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Vegan diet may slow ageing clocks on a cellular level in 8 weeks

Those who ate a vegan diet had lower levels of epigenetic age acceleration


Epigenetics, a fascinating field of genetics, explores how our behaviors and environment can cause changes that affect the way our genes work. Intriguingly, these changes do not alter the DNA sequence but instead influence gene expression and activity. This emerging area of science has profound implications for ageing, an inevitable biological process characterised by the gradual decline in physiological functions.

The impact of diet on ageing has long been a topic of debate in the scientific community. Particularly, the comparison between vegan and omnivorous diets opens a window into understanding how our food choices might influence the ageing process at a molecular level. As research delves deeper into the nuances of epigenetics, the vegan vs. omnivorous diet debate adds a critical dimension to our understanding of dietary choices and their potential long-term effects on our health and longevity.

Understanding the molecular mechanisms of ageing is crucial for developing strategies to promote healthy ageing and mitigate age-related diseases. Ageing is a complex process influenced by various factors, including genetics, lifestyle, and environmental exposures. By exploring these factors at a molecular level, particularly how they affect gene expression and cellular function, scientists can gain insights into the ageing process and identify potential interventions.

The Twins Nutrition Study (TwiNS) aims to shed light on this intricate process. This innovative study is designed to explore the effects of diet on ageing. By comparing the impacts of a vegan diet versus an omnivorous diet, the TwiNS study seeks to understand how different dietary patterns might influence the biological mechanisms of ageing. The unique aspect of this study is its focus on twins, providing a controlled environment to assess the influence of diet on genetic and epigenetic factors related to ageing.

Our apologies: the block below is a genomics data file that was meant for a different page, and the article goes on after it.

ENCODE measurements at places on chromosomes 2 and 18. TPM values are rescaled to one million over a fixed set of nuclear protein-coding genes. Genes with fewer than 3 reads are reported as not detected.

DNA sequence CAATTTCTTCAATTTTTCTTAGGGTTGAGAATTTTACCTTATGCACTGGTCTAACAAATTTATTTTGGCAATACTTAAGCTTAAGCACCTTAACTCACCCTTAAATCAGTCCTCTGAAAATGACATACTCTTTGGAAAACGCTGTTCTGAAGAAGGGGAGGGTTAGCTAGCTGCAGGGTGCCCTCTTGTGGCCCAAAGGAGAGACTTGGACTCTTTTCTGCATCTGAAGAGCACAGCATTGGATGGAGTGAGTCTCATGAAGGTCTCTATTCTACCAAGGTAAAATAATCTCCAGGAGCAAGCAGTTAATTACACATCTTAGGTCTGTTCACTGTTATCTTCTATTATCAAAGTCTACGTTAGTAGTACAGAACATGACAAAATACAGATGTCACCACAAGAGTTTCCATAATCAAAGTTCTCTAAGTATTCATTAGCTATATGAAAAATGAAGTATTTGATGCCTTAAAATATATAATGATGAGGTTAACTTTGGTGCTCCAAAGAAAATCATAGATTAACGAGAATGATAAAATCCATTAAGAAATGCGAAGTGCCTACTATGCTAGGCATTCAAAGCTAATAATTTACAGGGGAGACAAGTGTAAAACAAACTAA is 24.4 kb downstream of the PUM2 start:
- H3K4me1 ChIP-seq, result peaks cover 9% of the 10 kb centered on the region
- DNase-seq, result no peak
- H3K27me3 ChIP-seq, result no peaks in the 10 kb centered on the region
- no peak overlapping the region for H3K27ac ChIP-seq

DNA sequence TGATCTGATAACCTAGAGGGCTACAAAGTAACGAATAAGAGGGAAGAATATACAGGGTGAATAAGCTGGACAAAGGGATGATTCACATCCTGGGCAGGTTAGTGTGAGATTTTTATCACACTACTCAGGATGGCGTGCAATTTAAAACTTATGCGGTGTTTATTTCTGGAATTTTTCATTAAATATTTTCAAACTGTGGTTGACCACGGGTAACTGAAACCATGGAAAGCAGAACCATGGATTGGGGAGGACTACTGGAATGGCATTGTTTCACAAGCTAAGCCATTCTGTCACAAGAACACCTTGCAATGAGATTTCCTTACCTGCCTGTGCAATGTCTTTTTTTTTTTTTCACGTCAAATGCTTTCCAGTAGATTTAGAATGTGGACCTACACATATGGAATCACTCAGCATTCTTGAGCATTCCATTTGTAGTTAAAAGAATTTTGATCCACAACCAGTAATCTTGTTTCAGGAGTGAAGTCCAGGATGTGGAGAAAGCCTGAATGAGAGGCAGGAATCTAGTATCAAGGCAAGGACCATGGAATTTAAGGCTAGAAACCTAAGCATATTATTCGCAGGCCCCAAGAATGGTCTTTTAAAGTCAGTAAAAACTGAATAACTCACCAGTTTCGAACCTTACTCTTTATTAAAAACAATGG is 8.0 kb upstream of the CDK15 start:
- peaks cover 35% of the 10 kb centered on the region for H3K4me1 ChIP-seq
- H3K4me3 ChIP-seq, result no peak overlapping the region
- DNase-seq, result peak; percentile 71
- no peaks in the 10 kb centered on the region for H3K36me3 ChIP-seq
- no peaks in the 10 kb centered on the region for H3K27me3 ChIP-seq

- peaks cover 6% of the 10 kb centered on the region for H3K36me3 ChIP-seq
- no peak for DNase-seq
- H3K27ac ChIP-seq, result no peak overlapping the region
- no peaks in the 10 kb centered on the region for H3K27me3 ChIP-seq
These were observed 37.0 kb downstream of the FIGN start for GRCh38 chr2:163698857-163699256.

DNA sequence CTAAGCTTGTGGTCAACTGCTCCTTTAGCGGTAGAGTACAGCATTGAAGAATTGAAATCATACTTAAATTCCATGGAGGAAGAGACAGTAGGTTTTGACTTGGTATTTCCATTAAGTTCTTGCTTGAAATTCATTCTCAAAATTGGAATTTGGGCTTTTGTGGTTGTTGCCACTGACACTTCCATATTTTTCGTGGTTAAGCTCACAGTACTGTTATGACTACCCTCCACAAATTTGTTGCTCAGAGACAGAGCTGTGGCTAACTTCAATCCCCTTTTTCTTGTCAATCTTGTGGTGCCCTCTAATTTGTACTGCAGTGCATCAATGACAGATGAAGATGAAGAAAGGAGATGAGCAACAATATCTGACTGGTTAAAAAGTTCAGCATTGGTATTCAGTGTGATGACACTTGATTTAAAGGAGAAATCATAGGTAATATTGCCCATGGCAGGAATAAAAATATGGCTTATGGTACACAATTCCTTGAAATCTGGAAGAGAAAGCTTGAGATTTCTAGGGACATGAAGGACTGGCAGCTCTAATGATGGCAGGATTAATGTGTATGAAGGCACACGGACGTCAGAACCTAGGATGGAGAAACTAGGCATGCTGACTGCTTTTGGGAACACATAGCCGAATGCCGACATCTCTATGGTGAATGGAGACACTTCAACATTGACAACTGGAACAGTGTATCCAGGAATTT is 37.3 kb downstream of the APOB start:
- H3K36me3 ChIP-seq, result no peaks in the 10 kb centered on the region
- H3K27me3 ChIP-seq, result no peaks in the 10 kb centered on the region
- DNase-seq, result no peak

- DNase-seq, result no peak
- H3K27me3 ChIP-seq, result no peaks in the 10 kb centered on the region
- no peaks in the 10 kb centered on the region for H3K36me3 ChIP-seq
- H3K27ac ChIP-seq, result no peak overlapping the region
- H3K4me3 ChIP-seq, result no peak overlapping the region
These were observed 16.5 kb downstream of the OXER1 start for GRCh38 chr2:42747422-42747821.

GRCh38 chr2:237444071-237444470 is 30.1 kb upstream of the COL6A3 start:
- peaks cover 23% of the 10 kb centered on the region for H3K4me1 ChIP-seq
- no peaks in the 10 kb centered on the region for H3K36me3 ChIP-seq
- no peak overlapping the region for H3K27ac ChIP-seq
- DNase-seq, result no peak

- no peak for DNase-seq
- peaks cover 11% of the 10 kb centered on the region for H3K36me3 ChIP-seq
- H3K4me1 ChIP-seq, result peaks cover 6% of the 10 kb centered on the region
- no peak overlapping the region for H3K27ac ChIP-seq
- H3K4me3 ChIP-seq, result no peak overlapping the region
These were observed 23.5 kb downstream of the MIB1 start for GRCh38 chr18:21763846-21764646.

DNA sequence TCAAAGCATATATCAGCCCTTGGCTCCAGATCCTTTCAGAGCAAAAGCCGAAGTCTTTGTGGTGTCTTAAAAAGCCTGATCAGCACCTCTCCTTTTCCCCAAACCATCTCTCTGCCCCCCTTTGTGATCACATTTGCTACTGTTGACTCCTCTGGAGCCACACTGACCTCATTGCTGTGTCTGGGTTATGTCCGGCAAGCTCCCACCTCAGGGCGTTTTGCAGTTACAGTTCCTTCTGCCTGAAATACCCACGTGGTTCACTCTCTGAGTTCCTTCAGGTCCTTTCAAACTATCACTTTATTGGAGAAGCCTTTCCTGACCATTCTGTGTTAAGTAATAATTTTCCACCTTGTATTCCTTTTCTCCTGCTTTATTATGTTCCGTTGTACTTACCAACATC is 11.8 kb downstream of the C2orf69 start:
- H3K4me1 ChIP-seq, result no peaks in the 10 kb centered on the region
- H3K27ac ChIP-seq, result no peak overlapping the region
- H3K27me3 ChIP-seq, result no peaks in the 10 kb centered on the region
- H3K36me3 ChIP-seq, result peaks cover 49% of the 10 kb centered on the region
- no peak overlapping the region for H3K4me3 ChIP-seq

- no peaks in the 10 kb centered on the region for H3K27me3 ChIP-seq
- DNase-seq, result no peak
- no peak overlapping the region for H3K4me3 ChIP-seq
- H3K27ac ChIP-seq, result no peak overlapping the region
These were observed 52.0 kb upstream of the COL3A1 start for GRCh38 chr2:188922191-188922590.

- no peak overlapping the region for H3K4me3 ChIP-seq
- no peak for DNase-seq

Study details

The Twins Nutrition Study (TwiNS) employed a unique design to compare the effects of an eight-week plant-based (vegan) diet with a healthy omnivorous diet. This comparison was made through studying blood DNA methylation in paired twins, offering a controlled setting to isolate the impact of diet on epigenetic changes.

DNA methylation is a key epigenetic mechanism, involving the addition of a methyl group to DNA, which can alter gene expression without changing the DNA sequence itself. This process is crucial in ageing studies because it can reflect and potentially influence the biological age of cells, impacting the overall ageing process and related health issues. By analysing DNA methylation patterns, the study aimed to uncover how dietary choices might affect ageing at the molecular level.


The study unveiled some remarkable findings that deepen our understanding of how diet influences the ageing process. Central to these findings was the impact of an eight-week vegan diet on epigenetic age acceleration compared to an omnivorous diet.

Reduction in Epigenetic Age Acceleration: The most striking outcome was observed in the vegan group, where participants showed a significant decrease in overall epigenetic age acceleration. This suggests that a vegan diet may have a protective effect against the ageing process at a molecular level. The study measured this effect by analysing changes in DNA methylation patterns, a key indicator of biological age.